Failure to adequately vent the mold results in defective molded articles exhibiting symptoms of improper foaming such as surface hardening (or foam densification) and/or void formation in the finished article due to trapped gas or air bubbles. At the other extreme, excess venting of the mold will also result in defective molded articles due to collapse of the foam prior to curing; this phenomenon is often referred to as the `souffle` effect. Thus, proper venting of a mold is an important factor in producing molded articles of acceptable quality.
Typically, first generation clam-shell molds have been designed with drilled or cut passages in the top mold to provide vents. Locating, sizing and deciding upon the number of these vents is a matter of some skill on the part of mold designer and the production engineers, and is often an iterative procedure with more vents being added to various locations or other vents being blocked-off after test runs have been made.
During molding operations some liquid foamable polymeric composition which moves into the vent is wasted. It is generally desired to minimize the amount of wasted material (also known as "flash", "mushrooms", "buds", "pancakes" and the like) for two reasons, namely (1) the wasted material adds to the overall expense of chemicals required to produce the finished article, and (2) the wasted material must be removed from the molded article prior to the finish cover being applied, thereby necessitating additional labour and the costs associated therewith.
As will be developed below, improvements to venting during such molding operations have advanced the art to a certain degree. However, mold designers and production engineers are continually striving to optimize the compromise between providing enough venting at the proper locations while avoiding excess venting and minimizing material wastage during venting and the number of vents needed to achieve adequate venting of the mold cavity.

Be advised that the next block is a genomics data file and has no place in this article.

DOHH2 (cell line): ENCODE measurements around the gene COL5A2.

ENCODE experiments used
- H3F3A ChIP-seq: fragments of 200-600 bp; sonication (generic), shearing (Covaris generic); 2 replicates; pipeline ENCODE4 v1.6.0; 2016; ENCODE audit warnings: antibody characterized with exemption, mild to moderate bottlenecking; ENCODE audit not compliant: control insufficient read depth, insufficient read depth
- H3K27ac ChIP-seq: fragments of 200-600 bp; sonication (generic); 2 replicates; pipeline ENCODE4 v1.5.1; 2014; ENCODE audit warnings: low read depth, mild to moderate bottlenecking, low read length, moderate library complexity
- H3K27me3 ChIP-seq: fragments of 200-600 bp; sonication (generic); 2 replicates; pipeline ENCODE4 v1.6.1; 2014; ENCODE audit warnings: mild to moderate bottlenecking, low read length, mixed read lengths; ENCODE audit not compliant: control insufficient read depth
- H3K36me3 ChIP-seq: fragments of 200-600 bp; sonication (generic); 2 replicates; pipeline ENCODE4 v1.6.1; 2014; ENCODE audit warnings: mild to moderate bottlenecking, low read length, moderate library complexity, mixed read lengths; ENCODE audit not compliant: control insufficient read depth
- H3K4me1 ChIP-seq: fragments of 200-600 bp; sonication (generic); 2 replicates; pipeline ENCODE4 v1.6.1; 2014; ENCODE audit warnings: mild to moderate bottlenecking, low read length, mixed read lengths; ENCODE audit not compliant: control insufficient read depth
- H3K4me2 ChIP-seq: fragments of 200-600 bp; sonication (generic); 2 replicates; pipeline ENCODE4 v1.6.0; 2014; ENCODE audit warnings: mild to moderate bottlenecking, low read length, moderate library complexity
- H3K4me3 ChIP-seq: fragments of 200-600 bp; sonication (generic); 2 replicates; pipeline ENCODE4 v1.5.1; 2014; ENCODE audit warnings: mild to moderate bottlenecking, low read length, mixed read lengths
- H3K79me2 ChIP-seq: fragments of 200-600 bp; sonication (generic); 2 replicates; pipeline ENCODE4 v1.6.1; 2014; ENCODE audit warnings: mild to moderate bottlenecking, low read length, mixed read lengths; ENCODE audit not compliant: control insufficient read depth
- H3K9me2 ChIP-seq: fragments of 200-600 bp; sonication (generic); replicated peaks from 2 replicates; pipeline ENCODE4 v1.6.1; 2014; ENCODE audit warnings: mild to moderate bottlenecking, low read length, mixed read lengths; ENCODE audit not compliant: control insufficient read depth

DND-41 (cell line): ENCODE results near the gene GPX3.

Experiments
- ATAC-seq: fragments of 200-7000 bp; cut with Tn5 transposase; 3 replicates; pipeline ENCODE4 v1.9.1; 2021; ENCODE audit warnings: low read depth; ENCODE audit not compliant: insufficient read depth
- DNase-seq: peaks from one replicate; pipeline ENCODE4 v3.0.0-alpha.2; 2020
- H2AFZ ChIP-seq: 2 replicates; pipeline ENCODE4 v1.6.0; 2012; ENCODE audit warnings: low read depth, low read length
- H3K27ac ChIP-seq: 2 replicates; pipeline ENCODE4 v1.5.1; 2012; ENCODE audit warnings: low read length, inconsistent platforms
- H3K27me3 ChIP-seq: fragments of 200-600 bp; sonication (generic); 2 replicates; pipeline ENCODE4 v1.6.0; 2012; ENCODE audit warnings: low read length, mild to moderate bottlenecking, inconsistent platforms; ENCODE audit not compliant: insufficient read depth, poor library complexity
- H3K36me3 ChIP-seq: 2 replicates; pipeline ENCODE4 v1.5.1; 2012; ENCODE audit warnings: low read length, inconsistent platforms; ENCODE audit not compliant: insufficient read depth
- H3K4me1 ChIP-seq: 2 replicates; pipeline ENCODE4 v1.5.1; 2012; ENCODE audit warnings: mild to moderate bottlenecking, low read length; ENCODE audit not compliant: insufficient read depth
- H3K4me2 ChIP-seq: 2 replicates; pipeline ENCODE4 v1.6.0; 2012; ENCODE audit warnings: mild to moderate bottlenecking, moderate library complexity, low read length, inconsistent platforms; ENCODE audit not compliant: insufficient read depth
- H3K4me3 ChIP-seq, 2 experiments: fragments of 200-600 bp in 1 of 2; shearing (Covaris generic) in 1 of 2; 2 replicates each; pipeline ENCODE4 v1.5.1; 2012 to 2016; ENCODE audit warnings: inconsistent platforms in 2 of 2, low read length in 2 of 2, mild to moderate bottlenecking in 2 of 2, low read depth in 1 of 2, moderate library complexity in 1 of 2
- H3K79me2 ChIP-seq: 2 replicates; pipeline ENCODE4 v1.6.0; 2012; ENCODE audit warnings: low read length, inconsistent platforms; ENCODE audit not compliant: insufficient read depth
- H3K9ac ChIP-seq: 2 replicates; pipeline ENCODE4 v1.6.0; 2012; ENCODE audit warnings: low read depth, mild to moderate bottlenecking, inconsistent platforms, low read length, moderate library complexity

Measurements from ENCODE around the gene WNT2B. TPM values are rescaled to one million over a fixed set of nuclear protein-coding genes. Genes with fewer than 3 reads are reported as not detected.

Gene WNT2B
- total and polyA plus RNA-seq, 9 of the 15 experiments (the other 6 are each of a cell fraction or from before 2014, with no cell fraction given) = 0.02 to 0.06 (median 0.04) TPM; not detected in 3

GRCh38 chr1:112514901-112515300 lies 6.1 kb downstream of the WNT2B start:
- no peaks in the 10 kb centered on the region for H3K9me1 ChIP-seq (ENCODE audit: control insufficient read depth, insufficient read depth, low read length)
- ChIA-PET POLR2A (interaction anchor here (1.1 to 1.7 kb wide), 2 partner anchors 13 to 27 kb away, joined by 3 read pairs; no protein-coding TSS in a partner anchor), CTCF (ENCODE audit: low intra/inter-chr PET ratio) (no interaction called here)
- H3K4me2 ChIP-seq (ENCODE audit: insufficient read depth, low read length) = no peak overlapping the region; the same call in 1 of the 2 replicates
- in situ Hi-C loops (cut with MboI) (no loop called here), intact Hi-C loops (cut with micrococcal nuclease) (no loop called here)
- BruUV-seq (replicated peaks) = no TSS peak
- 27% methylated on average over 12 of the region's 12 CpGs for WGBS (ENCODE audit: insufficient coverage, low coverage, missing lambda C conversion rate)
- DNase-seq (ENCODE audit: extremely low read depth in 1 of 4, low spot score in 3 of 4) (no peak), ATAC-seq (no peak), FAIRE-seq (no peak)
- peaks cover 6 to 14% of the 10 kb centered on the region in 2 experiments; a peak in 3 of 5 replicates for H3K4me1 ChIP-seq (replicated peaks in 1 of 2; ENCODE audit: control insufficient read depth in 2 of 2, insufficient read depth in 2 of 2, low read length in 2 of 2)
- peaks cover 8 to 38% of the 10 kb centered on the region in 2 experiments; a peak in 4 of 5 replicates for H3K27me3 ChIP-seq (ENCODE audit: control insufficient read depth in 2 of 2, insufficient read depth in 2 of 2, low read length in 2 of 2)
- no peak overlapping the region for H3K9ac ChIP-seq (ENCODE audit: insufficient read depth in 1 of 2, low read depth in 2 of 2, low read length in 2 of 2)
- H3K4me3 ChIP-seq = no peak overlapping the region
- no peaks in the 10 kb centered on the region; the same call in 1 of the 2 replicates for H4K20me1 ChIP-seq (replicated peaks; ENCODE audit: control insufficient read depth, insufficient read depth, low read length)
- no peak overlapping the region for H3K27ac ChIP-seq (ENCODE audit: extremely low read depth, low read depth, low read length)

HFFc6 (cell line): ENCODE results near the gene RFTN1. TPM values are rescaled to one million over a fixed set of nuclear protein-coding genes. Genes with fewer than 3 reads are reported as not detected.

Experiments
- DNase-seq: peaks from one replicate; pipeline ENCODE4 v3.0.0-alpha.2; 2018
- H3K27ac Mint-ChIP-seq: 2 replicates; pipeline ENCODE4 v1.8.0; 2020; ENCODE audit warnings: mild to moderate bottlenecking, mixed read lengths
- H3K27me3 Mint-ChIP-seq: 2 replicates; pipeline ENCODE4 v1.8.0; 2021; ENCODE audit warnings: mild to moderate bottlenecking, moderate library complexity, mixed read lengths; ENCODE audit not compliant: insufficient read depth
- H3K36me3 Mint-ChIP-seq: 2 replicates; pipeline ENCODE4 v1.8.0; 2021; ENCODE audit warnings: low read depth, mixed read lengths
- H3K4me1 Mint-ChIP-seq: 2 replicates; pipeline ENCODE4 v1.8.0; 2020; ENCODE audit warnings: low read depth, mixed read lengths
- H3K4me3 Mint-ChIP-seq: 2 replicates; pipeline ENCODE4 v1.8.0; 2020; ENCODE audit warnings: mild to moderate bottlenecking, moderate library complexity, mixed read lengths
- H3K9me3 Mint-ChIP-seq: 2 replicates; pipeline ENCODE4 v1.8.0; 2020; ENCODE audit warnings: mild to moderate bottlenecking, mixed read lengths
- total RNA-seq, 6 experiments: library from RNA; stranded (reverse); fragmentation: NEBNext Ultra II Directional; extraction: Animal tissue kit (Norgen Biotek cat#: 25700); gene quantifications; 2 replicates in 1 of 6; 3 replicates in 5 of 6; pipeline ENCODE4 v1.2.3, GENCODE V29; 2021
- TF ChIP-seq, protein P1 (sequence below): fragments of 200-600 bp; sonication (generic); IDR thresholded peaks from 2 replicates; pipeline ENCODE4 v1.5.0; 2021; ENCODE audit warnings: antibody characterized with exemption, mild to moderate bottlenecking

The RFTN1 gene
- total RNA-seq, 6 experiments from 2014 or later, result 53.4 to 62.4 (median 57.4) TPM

It is an object of the present invention to provide a novel mold for producing molded articles.
It is another object of the present invention to provide a novel method for producing a molded article.
Accordingly, in one of its aspects, the present invention provides a mold for producing foamed articles, the mold comprising a first mold and a second mold releasable engageable in a closed position to define a mold cavity, one of the first mold and the second mold comprising a vent, the vent comprising a passageway and an obstruction disposed in the passageway, the passageway and the obstruction being slidably movable in a first direction with respect to one another and defining an opening between an interior and an exterior of the mold cavity, the obstruction having a varying diameter in a direction parallel to the first direction.
In another of its aspects, the present invention provides a vent device comprising a housing, the housing comprising mold engaging means, a passageway and an obstruction disposed in the passageway, the passageway and the obstruction being slidably movable in a first direction with respect to one another and defining an opening between an interior and an exterior of the housing, the obstruction having a varying diameter in a direction parallel to the first direction.